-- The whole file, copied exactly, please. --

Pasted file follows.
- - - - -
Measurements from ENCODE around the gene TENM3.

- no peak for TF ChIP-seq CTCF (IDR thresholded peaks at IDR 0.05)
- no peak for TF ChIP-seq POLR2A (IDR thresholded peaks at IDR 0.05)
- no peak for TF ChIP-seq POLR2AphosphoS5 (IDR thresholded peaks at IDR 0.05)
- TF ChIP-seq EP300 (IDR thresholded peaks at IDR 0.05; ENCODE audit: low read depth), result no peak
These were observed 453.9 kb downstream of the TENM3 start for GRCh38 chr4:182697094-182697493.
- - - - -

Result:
Measurements from ENCODE around the gene TENM3.

- no peak for TF ChIP-seq CTCF (IDR thresholded peaks at IDR 0.05)
- no peak for TF ChIP-seq POLR2A (IDR thresholded peaks at IDR 0.05)
- no peak for TF ChIP-seq POLR2AphosphoS5 (IDR thresholded peaks at IDR 0.05)
- TF ChIP-seq EP300 (IDR thresholded peaks at IDR 0.05; ENCODE audit: low read depth), result no peak
These were observed 453.9 kb downstream of the TENM3 start for GRCh38 chr4:182697094-182697493.